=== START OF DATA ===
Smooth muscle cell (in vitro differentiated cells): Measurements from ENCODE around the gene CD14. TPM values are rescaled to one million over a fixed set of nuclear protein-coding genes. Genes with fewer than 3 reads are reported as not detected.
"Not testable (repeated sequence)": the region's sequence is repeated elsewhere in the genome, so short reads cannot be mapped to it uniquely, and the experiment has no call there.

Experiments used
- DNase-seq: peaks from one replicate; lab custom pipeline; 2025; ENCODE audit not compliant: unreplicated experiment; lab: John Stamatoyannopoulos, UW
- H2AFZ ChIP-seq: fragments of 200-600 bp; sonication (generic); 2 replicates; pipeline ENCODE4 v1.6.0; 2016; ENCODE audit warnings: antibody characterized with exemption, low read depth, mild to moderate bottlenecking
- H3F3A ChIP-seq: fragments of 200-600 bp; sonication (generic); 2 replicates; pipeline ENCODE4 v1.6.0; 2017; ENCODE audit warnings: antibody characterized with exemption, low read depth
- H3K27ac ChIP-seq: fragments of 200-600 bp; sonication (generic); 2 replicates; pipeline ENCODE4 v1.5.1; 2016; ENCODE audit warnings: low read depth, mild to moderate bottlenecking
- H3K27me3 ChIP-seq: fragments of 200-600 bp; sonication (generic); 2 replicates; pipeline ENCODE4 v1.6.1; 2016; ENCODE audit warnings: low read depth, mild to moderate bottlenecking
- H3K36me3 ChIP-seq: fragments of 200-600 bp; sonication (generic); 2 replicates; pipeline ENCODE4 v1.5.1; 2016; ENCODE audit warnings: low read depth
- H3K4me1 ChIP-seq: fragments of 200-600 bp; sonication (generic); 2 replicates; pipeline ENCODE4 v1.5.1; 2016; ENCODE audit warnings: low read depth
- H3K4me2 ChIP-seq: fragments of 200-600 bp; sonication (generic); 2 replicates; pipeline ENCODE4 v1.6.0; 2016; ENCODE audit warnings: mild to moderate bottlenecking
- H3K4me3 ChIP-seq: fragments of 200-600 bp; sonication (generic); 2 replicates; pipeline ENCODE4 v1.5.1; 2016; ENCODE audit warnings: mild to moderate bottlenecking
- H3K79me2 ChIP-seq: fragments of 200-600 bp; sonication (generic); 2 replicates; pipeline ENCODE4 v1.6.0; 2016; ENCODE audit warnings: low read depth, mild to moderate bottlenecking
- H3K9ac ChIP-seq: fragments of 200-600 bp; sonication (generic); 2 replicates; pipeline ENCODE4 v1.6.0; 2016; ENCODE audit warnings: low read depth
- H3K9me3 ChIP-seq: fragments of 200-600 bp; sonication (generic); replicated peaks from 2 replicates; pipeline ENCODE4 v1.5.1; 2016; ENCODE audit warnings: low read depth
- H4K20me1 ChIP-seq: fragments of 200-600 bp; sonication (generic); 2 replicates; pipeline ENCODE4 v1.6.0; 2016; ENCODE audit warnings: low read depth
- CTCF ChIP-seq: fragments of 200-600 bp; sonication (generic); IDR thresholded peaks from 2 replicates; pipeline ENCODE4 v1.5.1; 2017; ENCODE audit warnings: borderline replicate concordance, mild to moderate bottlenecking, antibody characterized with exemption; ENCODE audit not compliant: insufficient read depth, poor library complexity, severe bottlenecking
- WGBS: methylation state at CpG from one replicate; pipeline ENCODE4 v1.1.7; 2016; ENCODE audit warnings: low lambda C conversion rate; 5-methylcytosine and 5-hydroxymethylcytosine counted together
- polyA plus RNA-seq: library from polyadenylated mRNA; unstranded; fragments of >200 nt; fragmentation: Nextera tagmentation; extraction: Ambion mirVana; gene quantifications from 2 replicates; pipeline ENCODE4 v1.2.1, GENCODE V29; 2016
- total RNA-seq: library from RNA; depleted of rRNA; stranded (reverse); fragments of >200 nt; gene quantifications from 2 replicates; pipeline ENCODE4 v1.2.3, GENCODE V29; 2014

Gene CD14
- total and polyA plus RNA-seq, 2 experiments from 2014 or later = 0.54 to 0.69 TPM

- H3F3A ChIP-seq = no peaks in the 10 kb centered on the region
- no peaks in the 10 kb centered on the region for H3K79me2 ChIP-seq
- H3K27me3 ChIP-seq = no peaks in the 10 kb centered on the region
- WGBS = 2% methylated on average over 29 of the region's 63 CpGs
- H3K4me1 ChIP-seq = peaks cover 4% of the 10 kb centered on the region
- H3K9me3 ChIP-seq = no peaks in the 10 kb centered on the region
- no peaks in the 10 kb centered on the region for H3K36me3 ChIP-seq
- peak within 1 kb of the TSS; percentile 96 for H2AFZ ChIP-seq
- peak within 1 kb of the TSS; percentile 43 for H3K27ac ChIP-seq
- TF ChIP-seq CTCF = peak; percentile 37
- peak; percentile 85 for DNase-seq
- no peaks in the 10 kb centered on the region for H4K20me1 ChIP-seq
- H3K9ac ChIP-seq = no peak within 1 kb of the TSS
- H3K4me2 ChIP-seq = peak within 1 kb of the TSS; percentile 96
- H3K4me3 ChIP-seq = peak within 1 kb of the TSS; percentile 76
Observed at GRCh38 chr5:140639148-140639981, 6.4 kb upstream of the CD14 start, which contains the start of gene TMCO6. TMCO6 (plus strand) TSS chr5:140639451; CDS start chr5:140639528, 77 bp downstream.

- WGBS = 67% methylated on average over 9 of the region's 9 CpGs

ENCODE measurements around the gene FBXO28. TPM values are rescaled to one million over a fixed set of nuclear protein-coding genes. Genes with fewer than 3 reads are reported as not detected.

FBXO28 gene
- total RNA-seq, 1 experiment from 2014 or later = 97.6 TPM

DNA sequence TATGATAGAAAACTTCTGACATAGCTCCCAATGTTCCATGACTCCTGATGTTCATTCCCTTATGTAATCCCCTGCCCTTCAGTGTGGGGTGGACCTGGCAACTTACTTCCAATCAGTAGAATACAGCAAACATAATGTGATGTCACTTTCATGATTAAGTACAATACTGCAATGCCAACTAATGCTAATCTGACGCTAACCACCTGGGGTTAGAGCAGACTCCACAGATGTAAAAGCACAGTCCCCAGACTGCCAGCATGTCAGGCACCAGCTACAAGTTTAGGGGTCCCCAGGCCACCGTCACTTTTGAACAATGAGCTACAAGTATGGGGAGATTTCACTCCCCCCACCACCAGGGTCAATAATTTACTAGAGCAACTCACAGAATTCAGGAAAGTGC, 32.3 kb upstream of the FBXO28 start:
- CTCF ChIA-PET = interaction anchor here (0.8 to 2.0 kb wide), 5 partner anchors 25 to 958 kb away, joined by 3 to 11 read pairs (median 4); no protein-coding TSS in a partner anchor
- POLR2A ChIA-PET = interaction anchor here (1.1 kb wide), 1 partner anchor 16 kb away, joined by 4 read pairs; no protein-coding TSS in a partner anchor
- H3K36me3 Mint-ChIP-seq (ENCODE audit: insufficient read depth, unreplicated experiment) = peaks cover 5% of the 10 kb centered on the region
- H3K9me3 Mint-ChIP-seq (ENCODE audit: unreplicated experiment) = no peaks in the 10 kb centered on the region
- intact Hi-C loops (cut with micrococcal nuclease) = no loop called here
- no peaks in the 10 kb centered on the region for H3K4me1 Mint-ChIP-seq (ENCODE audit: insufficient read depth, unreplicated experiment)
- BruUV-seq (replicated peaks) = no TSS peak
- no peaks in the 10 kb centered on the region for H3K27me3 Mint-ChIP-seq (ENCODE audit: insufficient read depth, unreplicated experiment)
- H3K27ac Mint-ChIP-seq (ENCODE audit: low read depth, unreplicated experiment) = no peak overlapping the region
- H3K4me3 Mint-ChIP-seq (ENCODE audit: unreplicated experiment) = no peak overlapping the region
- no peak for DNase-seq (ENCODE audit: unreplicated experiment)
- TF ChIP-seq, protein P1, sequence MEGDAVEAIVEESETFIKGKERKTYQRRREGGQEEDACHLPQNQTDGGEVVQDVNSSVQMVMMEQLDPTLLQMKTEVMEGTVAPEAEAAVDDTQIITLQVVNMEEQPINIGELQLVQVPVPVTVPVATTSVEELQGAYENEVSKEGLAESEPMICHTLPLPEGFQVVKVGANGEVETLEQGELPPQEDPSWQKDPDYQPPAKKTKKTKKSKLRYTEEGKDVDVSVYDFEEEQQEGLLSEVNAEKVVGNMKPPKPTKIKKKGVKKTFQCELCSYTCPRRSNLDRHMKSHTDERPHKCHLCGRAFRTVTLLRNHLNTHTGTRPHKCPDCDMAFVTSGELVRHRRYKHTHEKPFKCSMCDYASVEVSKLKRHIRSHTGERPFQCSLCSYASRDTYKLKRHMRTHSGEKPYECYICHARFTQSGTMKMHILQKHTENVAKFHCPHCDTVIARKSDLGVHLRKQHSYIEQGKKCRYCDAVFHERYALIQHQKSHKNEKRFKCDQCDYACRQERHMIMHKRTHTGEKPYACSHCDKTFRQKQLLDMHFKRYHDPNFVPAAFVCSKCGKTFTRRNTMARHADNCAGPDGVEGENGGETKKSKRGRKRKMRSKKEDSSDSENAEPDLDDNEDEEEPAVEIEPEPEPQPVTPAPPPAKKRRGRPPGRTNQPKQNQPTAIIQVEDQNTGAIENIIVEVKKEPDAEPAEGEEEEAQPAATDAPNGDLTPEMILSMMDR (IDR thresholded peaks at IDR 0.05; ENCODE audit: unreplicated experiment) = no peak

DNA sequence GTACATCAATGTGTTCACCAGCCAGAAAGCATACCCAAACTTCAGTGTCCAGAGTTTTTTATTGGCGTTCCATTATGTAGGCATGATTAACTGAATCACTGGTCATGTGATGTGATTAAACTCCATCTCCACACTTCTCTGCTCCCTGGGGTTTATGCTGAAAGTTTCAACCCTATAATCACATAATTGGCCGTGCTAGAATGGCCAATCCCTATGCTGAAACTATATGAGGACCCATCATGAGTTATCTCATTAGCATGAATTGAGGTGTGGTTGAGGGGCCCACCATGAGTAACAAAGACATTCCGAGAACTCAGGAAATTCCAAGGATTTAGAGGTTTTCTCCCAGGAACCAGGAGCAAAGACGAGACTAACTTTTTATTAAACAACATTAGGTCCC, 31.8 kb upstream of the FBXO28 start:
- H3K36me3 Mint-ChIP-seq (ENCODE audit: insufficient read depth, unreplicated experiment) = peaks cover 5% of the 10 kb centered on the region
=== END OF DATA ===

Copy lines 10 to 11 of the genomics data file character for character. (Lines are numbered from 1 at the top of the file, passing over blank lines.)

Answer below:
- H3K4me1 ChIP-seq: fragments of 200-600 bp; sonication (generic); 2 replicates; pipeline ENCODE4 v1.5.1; 2016; ENCODE audit warnings: low read depth
- H3K4me2 ChIP-seq: fragments of 200-600 bp; sonication (generic); 2 replicates; pipeline ENCODE4 v1.6.0; 2016; ENCODE audit warnings: mild to moderate bottlenecking